3. #103
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    Quote Originally Posted by V!NCENT View Post
    It is al about getting gamers from a proprietary DRM ridden Windows over to Linux. If you want to make an omulet you've got to break an egg...
    And live from that time on in slavery and misery. Better boycott now and build a proper solution (Desura as one example) instead of living in self-allowed hell.

  4. #104
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    Quote Originally Posted by Dragonlord View Post
    And live from that time on in slavery and misery. Better boycott now and build a proper solution (Desura as one example) instead of living in self-allowed hell.
    Nice, but don't you need the actual games that mods are made for? Source having the biggest mod community and most users, needs Steam. So uhm... Not gonna improve anything

  5. #105
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    Quote Originally Posted by meklu View Post
    Well, if/when Steam will be released for Linux, it would be nice to see them use autopackage for the redistribution of Steam in order to provide support for all distros out there.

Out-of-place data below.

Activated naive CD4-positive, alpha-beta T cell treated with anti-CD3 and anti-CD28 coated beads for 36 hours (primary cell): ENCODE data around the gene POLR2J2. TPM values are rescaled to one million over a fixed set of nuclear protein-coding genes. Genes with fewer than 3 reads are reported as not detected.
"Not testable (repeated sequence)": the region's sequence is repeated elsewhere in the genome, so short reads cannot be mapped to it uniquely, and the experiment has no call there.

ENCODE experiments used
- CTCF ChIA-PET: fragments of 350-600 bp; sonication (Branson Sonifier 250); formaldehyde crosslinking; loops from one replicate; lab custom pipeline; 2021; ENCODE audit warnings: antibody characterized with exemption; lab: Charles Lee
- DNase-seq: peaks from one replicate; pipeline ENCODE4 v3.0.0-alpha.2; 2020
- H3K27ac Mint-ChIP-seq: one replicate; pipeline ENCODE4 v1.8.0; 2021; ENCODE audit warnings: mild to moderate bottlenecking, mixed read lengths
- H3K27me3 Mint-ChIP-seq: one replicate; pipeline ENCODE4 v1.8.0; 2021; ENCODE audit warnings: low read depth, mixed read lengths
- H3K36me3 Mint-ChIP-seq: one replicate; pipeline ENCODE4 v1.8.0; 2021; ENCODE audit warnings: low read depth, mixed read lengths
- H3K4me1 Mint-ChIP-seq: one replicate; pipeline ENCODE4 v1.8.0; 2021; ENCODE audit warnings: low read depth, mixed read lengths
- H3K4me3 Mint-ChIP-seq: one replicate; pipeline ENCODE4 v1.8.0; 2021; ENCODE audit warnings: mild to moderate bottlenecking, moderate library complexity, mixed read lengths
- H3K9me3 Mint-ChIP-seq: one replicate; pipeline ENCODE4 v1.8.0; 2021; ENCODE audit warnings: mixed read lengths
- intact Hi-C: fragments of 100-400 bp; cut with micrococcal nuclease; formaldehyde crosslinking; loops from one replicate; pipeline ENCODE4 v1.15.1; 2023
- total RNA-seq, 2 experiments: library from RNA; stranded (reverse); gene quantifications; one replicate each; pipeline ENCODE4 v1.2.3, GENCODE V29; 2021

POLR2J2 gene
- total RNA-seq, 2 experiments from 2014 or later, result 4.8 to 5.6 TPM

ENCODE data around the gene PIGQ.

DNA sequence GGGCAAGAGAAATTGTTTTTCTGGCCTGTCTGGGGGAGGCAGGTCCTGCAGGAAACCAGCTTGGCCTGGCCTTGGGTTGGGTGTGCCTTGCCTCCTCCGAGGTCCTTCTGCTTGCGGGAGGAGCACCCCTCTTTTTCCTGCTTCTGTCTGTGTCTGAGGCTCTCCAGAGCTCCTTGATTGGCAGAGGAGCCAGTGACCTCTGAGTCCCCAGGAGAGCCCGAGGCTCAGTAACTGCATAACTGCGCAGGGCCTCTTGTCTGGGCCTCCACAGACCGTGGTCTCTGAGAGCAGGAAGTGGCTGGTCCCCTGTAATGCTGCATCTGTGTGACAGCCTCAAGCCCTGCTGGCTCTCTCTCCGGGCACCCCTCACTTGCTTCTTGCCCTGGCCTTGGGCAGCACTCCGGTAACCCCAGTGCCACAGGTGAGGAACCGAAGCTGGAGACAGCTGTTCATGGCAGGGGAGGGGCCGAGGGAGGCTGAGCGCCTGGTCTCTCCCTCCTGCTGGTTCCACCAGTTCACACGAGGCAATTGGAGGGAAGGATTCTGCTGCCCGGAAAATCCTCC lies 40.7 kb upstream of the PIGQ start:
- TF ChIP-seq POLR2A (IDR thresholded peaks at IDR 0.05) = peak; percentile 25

I hope not. Autopackage is crap. Unneeded, superfluos crap. A solution without a problem.

  6. #106
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    Quote Originally Posted by V!NCENT View Post
    Nice, but don't you need the actual games that mods are made for? Source having the biggest mod community and most users, needs Steam. So uhm... Not gonna improve anything
    HL2 is actually not the only game mods are made for.

  7. #107
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    Quote Originally Posted by meklu View Post
    Well, if/when Steam will be released for Linux, it would be nice to see them use autopackage for the redistribution of Steam in order to provide support for all distros out there.
    Meh, simple .sh install script would be enough. And Valve likes simple. as it is more simple to create and troubleshoot. Plus, it can be run anywhere.

  8. #108
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    Quote Originally Posted by deanjo View Post
    Don't like it, don't use it simple as that. What is more important is that you do have a choice vs no choice at all.